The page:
Speaking out after the arrest of his client Chris Young on Monday, his attorney is calling for the charges against Young to be dropped in light of the release of video of the alleged assault on a state agent. Young, 38, was charged Monday night with resisting arrest, disorderly conduct and assault on an officer.
Young’s attorney Bill Ramsey said in a statement: “What happened to my client Chris Young at a bar in Nashville on Monday night was wrong, and he never should have been arrested and charged in the first place. In light of the video evidence, Tennessee ABC needs to drop the charges and apologize for the physical, emotional and professional harm done towards my client.”
According to arrest affidavits filed in the case, Young was approached by Tennessee Alcoholic Beverage Commission (ABC) agents doing compliance checks at Tin Roof on Demonbreun Street in Nashville. After presenting an ID, the agents scanned it then handed it back to Young, when the country singer began asking the agents questions about their actions and started video recording them. The agents moved next door to Dawg House, with Young and his friends following. As the agents tried to leave Dawg House, Young put his hands up as if stopping the agent and “struck me on the shoulder.”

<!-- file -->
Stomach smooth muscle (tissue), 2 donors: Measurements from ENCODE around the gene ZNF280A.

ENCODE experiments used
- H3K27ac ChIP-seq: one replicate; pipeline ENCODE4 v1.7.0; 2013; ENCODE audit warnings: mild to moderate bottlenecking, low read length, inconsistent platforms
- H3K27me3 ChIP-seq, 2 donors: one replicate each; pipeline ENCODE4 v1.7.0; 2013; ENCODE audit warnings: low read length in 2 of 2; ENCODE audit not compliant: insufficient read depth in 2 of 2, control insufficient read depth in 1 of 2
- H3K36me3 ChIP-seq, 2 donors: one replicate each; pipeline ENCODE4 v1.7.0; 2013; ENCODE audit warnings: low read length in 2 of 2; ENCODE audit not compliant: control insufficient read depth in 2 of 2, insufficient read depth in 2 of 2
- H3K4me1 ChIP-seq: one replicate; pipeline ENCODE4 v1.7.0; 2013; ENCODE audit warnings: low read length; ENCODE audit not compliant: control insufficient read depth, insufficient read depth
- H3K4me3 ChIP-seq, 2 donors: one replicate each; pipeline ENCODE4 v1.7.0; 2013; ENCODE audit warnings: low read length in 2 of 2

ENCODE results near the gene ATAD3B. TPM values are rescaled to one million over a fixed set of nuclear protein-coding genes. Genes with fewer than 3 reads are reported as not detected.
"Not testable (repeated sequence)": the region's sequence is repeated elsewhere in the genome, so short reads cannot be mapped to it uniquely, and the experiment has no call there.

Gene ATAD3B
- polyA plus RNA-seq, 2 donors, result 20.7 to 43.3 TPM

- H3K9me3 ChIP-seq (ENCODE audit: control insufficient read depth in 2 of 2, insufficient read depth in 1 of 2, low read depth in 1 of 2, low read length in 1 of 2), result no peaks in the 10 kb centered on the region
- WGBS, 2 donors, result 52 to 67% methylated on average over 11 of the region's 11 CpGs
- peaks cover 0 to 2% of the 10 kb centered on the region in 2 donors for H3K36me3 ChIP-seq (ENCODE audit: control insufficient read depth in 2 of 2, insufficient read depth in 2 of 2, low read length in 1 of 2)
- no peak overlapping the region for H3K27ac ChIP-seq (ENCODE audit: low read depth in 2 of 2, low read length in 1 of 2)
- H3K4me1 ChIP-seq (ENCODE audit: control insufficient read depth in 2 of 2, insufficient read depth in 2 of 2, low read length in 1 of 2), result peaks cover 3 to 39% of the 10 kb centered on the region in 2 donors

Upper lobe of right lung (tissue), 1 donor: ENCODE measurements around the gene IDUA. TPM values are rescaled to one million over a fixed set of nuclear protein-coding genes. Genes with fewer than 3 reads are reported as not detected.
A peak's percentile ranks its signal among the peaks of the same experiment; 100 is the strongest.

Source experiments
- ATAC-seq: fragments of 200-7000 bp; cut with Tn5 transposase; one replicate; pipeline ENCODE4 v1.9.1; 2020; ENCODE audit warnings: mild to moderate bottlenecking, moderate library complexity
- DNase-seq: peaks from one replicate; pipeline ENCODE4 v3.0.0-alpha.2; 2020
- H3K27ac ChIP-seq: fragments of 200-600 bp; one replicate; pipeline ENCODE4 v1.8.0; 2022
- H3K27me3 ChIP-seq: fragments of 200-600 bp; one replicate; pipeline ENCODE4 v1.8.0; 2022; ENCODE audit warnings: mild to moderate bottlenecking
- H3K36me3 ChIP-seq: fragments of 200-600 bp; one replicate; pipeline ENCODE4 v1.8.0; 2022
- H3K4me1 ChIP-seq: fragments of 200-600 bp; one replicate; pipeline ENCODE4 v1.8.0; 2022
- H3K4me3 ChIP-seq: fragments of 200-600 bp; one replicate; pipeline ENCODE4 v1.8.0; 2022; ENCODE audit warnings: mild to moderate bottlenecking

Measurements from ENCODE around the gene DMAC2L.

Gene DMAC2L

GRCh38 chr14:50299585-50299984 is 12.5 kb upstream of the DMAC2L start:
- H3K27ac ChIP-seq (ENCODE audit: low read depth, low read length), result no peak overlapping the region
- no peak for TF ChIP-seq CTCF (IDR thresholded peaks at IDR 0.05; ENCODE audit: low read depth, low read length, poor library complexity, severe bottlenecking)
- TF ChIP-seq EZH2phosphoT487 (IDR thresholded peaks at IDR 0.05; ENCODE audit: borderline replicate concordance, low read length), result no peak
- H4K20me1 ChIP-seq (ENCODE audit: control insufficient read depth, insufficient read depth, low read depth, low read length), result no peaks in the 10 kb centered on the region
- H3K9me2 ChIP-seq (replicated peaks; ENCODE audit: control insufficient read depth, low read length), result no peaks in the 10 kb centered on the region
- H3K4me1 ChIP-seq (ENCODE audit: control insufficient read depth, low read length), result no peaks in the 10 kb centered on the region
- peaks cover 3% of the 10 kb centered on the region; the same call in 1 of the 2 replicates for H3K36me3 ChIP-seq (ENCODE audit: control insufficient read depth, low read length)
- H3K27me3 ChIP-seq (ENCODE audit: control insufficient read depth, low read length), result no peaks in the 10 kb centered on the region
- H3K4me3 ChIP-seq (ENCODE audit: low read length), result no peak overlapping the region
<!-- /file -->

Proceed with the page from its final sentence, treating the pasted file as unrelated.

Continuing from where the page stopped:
Along with attorney Ramsey’s statement, several shots from different angels of the incident at Dawg House were released (no video from Tin Roof was released). None of the video released captured any of the argument between Young and the agents. In one video, Young turns toward the agents and reaches his hand out toward one agent’s arm or shoulder, when the agent shoves Young backwards. Young then loses his footing, trips over a barstool and falls to the ground. After getting up from the floor, Young puts his arms out to his side and starts to back away from the agent. Young’s friends are seen getting between Young and the agent, with other patrons of the bar standing. Young was arrested shortly afterward.
Following his arrest, Young was taken into custody and later released on bonds of $250 for the disorderly conduct charge, $1,000 for the resisting arrest charge and $1,250 for the assault charge. He’s set to appear in court on Feb. 16.
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